I’ve always had a soft spot for food truck vendors. This comes from a guy named Pete who ran “The Dog Cart” across the street from my high school. Pete did a very good business selling Arpeako hot dogs to teenagers like me who’d smelled his business in operation from inside our classroom. Pete was my first exposure to what is required for a man to run his own business, being both entrepreneur and employee at the same time.

Johnson City has such a man as Pete named Alex Weaver. Like Davy Crockett, Weaver had “gone to Texas,” (looking for a college education instead of the Alamo,) and returned with an idea for serving Texas-style barbecue in East Tennessee.

First impressions

Using a food truck to sell his barbecue was an apt one for Weaver. Like a fisherman, Weaver can go where the “fishing” is best rather than just staying in one place. He can also make sure the food truck’s menu is a constantly changing one. The food truck can set up anywhere there are hungry people nearby, its daily menu’s offerings updated hourly on the white board out front. Project BBQ’s good-sized smoker occupies a separate trailer, sending out savory smells to attract customers from far and wide. There are several of the food truck-supplied dining tables and chairs under nearby shady trees for customers’ who wish to dine al fresco.

Brisket Smash Burger with Tater Totz

We had just finished a quick trip to the nearby Mall at Johnson City, when my dining partner spied the white with black lettering food trailer of Project BBQ tucked into a corner of the SunTrust Bank building parking lot off Mockingbird Lane, and decided for the two of us where we were having a late lunch.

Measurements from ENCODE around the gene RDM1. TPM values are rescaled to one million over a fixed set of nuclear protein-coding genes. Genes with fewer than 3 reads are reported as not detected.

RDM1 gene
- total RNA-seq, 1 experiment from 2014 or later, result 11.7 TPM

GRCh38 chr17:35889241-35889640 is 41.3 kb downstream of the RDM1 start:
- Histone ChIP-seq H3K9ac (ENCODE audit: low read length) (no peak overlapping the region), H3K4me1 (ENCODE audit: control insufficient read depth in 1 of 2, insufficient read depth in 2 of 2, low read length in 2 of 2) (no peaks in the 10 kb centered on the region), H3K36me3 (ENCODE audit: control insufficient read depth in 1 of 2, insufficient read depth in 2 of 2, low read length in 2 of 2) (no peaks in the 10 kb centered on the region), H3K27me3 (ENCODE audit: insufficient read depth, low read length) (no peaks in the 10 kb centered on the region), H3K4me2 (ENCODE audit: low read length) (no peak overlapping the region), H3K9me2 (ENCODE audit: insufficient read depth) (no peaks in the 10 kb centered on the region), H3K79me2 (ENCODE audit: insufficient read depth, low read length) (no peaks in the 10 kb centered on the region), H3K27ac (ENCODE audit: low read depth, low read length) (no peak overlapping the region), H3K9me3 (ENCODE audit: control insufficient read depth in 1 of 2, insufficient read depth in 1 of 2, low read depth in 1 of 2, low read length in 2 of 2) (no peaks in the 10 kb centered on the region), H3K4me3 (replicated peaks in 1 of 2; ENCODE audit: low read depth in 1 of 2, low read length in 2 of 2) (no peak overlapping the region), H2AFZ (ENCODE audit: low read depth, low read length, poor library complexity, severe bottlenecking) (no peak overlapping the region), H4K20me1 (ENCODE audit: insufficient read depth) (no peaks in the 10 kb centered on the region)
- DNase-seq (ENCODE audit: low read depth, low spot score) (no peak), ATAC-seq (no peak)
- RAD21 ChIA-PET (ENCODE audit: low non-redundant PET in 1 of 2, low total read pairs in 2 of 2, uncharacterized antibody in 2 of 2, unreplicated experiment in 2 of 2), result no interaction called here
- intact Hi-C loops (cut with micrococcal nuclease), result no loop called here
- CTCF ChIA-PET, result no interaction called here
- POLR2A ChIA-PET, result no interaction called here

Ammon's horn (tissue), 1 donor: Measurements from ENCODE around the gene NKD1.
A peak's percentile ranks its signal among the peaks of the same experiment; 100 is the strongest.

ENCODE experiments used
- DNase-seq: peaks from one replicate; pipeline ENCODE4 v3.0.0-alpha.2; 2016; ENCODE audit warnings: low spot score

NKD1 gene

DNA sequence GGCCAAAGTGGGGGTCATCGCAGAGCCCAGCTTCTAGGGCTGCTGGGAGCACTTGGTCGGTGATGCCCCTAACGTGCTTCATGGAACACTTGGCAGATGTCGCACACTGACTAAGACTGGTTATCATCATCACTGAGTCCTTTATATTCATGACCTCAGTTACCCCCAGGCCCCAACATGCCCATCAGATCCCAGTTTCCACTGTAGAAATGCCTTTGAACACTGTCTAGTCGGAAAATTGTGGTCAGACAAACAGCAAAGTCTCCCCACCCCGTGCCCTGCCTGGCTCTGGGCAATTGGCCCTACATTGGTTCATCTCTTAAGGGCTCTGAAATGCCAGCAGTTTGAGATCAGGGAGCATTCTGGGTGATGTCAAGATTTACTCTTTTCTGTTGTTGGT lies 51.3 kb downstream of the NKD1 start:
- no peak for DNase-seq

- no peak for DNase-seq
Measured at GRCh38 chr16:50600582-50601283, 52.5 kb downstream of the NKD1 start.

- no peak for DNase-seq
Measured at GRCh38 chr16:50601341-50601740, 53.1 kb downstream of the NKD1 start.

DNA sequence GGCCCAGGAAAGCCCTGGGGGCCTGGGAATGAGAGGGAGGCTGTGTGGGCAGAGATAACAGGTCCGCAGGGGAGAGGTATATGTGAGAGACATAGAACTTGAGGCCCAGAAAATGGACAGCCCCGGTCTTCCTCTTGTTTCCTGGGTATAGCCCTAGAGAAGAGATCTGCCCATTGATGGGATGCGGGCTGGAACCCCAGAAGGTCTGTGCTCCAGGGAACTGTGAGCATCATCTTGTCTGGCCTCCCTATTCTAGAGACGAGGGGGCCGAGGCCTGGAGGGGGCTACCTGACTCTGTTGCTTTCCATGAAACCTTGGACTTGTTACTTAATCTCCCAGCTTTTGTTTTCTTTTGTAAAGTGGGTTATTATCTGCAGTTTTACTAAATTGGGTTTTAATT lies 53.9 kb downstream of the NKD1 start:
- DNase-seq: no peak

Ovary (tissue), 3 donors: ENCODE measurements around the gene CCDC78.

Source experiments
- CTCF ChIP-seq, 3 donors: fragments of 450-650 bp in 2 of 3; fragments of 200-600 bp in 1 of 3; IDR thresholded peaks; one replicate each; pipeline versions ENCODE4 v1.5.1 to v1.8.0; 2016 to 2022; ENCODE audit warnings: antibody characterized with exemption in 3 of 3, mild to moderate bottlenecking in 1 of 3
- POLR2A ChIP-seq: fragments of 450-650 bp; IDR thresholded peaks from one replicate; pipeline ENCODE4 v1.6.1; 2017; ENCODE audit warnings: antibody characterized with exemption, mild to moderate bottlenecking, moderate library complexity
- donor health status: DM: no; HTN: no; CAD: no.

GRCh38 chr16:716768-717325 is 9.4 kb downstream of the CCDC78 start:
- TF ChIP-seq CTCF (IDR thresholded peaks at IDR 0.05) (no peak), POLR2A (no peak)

A brief scan-through of the daily special menu brought a question from her about what a Brisket Smash Burger was. The capable Steve answered my dining partner from his perch at the order window, stating that the Brisket Smash Burger was a mix of coarsely chopped smoky beef brisket together with some lean ground beef. This last made the smoked brisket more easily moldable into a patty shape while the fat content of the brisket meant that the smoky flavor permeated the whole patty.

My dining partner ordered a Project BBQ Brisket Smash Burger ($11) together with a fat handful of hash brown-style “tater totz” as her side dish. The Smash Burger was a hit with my dining partner, being very partial to the way the smoky flavor of the brisket was matched perfectly by the just the right amount of its fat content to mouth-filling proportions. Even the “tater totz” were excellent, neither too overdone and rock-like, or too underdone and a soggy mess on her plate. My dining partner gobbled them all up, leaving none at all for me to sample and comment upon.

Brisket Philly w/ onions, poblanos, & smoked queso

My Brisket Philly ($9.50) is Project BBQ’s very successful take on the classic Philly Cheesesteak sandwich, with spicy poblano pepper strips instead of bell peppers and smoked queso cheese instead of the classic’s usual Cheese Whiz.

Taking a bite of their Brisket Philly had an effect that was both looked-for, yet surprising. I found the smokiness of the beef brisket excellent to start with, but it reached a higher level when combined with the smoked queso cheese. The spiciness of the poblano peppers was surprising when joined by the onions and added to the mix.

Having requested two side orders, one being sweet vinegar slaw and the other baked beans ($3 each) my meal was turning out to be quite memorable indeed. As we were finishing up, Steve suggested we split the last Blondie along with a couple of the fresh-made chocolate chip cookies, all for the low price of $5.

Too good to pass up, as it turned out: the Blondie was a bit shopworn but still had an excellent flavor, and the chocolate chip cookies were just the way my dining partner liked; soft, chocolate-y and chewy.

The bottom line

Being mobile means that Project BBQ food truck tends to move around a lot, so make sure you consult their Facebook page for days and hours of operation, a brief rundown of what the daily specials are and their current price listing.

Oh, and Project BBQ also does smoked pork ribs that are so out of this world they frequently run out fast.

If that doesn’t get you to take a look at the Project BBQ Facebook page, I don’t know what will.

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